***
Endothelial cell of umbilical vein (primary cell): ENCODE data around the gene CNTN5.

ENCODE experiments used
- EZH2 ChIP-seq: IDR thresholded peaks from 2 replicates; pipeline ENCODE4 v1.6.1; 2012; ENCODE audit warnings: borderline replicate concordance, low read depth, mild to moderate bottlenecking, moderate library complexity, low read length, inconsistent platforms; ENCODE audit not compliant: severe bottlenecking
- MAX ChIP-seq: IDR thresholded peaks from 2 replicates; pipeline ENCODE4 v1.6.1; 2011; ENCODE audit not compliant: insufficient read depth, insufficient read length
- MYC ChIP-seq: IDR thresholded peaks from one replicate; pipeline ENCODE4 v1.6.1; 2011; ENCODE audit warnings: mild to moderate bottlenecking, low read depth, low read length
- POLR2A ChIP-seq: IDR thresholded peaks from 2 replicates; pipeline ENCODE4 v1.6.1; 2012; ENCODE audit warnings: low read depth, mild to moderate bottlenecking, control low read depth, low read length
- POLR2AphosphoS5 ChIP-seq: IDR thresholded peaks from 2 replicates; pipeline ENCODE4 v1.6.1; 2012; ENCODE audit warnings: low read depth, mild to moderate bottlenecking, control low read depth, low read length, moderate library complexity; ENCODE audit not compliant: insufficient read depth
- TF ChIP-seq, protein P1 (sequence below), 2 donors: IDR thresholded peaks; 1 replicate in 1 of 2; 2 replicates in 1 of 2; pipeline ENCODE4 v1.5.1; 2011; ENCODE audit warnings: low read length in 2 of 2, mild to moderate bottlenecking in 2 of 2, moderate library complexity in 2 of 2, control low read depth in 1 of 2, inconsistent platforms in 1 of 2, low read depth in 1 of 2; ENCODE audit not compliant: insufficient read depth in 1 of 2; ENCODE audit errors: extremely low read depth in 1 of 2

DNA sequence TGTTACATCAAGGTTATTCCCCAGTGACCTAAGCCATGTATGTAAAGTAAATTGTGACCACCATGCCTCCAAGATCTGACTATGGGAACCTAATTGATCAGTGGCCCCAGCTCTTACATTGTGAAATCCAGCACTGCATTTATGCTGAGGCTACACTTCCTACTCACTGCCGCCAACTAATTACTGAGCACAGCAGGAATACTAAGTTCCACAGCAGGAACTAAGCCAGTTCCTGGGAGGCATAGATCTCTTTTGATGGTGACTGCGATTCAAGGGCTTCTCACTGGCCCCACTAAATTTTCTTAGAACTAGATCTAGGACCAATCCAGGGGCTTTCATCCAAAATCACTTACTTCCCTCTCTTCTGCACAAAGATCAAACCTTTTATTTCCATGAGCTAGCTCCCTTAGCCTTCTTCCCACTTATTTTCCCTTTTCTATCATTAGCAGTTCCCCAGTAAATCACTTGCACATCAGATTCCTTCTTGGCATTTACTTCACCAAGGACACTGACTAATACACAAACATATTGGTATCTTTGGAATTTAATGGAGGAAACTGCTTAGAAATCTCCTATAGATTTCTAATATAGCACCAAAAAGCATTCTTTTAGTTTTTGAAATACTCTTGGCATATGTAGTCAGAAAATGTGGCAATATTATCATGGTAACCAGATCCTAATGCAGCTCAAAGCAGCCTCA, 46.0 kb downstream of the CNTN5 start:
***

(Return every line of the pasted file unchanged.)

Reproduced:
Endothelial cell of umbilical vein (primary cell): ENCODE data around the gene CNTN5.

ENCODE experiments used
- EZH2 ChIP-seq: IDR thresholded peaks from 2 replicates; pipeline ENCODE4 v1.6.1; 2012; ENCODE audit warnings: borderline replicate concordance, low read depth, mild to moderate bottlenecking, moderate library complexity, low read length, inconsistent platforms; ENCODE audit not compliant: severe bottlenecking
- MAX ChIP-seq: IDR thresholded peaks from 2 replicates; pipeline ENCODE4 v1.6.1; 2011; ENCODE audit not compliant: insufficient read depth, insufficient read length
- MYC ChIP-seq: IDR thresholded peaks from one replicate; pipeline ENCODE4 v1.6.1; 2011; ENCODE audit warnings: mild to moderate bottlenecking, low read depth, low read length
- POLR2A ChIP-seq: IDR thresholded peaks from 2 replicates; pipeline ENCODE4 v1.6.1; 2012; ENCODE audit warnings: low read depth, mild to moderate bottlenecking, control low read depth, low read length
- POLR2AphosphoS5 ChIP-seq: IDR thresholded peaks from 2 replicates; pipeline ENCODE4 v1.6.1; 2012; ENCODE audit warnings: low read depth, mild to moderate bottlenecking, control low read depth, low read length, moderate library complexity; ENCODE audit not compliant: insufficient read depth
- TF ChIP-seq, protein P1 (sequence below), 2 donors: IDR thresholded peaks; 1 replicate in 1 of 2; 2 replicates in 1 of 2; pipeline ENCODE4 v1.5.1; 2011; ENCODE audit warnings: low read length in 2 of 2, mild to moderate bottlenecking in 2 of 2, moderate library complexity in 2 of 2, control low read depth in 1 of 2, inconsistent platforms in 1 of 2, low read depth in 1 of 2; ENCODE audit not compliant: insufficient read depth in 1 of 2; ENCODE audit errors: extremely low read depth in 1 of 2

DNA sequence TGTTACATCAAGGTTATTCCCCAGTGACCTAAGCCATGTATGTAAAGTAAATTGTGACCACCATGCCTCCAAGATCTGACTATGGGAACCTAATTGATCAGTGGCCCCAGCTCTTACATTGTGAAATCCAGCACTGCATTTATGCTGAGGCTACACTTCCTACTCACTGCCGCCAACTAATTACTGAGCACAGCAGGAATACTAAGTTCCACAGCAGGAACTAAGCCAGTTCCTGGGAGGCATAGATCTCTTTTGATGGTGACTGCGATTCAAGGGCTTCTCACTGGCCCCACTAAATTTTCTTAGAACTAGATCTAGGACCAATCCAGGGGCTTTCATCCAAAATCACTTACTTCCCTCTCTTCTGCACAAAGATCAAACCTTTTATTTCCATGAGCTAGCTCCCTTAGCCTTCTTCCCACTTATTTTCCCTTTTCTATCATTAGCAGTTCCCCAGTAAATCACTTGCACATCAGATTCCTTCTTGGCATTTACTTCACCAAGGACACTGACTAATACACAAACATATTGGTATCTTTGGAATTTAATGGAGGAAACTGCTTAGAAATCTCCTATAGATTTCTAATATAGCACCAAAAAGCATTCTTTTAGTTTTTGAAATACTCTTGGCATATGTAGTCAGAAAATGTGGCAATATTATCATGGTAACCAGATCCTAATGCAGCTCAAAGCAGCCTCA, 46.0 kb downstream of the CNTN5 start: